It was a fantastic read that I wanted to read straight to the end and not put the book down which I did in one day. Not picking out specific points except for a local item for me is the Wigney who was interested in horses and has an event called “Bob Wigney Handicap” held annually at Cheltenham, he was “Clerk to the Course” including Pershore.
After reading the book I feel there are more questions such as where did the Wigney name come from, was it Belguim?
Reviewed by Michael J Taylor, Malvern Family History Society
The Oldest House in London by Fiona Rule
Published by the History Press, The Mill, Brimscombe Port, Stroud GL5 2QG
ISBN: 978 0 7509 6837 9
To write a book about the Oldest House in London first needs a definition of what should constitute the Oldest House. The author’s definition is ‘it must be in the City of London and have been built as a home and still be a home today’. The result is 41-42 Cloth Fair.
First occupied by William Chapman in 1614, the ground floor was rapidly converted into an alehouse called the Eagle and Child. The use of the ground floor changed several times.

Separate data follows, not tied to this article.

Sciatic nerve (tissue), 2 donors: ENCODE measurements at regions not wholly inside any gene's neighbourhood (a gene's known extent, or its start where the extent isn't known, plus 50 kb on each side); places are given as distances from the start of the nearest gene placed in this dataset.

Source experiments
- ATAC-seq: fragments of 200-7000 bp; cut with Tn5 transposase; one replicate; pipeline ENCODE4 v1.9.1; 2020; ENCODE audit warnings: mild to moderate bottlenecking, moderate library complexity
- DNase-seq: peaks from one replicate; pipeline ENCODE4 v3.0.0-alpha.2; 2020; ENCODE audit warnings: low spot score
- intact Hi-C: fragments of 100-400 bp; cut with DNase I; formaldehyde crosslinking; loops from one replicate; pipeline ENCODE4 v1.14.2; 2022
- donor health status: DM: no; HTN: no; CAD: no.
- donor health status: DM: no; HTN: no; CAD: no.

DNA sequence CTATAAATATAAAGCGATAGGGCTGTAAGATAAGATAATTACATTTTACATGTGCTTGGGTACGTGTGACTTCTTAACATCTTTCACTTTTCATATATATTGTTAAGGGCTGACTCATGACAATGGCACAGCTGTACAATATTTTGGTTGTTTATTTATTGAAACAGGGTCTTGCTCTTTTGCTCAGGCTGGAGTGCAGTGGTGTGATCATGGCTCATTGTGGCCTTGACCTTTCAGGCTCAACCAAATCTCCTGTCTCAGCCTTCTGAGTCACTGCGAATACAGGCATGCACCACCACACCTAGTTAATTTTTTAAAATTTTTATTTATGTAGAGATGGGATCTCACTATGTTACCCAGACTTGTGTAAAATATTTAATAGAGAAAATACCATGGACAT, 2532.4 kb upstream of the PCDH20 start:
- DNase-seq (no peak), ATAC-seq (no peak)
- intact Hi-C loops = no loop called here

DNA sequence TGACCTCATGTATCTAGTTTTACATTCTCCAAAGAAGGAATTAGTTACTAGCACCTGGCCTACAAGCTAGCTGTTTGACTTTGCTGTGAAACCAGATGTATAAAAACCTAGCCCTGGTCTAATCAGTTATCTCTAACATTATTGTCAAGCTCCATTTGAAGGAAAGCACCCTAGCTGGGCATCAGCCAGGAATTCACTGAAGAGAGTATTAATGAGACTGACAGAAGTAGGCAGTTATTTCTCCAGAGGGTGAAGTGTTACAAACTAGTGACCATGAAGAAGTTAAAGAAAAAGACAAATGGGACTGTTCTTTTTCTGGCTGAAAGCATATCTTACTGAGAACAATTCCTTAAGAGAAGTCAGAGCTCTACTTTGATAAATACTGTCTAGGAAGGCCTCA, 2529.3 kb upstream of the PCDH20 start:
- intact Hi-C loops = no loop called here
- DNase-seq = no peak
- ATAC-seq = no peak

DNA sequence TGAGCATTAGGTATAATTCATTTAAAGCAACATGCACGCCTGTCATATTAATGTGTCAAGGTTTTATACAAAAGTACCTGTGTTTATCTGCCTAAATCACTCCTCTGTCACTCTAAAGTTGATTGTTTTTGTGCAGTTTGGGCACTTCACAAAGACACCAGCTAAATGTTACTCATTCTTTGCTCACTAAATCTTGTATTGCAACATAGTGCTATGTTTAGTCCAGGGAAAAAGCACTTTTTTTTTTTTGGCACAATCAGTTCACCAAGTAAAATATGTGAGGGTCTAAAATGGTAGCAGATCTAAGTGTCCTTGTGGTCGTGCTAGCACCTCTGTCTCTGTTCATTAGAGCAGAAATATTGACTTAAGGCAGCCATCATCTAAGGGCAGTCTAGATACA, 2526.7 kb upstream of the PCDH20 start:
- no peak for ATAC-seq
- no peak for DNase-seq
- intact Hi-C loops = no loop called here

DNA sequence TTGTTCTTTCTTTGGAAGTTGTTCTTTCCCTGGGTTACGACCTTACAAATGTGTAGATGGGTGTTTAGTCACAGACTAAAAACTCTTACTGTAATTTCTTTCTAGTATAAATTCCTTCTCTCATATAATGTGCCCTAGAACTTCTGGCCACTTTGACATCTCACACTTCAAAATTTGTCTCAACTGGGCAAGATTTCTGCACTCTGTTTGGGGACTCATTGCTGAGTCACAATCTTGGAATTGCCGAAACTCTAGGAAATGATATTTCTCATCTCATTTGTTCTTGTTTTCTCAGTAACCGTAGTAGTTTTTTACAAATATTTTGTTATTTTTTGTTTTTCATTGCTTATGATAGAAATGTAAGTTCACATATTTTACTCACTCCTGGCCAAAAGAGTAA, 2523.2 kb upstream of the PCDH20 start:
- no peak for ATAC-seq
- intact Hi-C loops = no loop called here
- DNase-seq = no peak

Each of the books 14 chapters deals with the occupancy of a different owner or owners and tells of the national and local events and social conditions and discusses the effect these have on the owners of 41-42.
The story of this house is a fascinating read and takes the reader through such diverse events as the Civil War, the plague and Great fire of London, Bartholomew Fair, the Rise of Methodism, (John Wesley was an occupier), the Gordon Riots and both World Wars.
It tells of the perils which threatened to destroy the house and how despite all odds the house still survives and how the current owner regards himself as a caretaker of the property.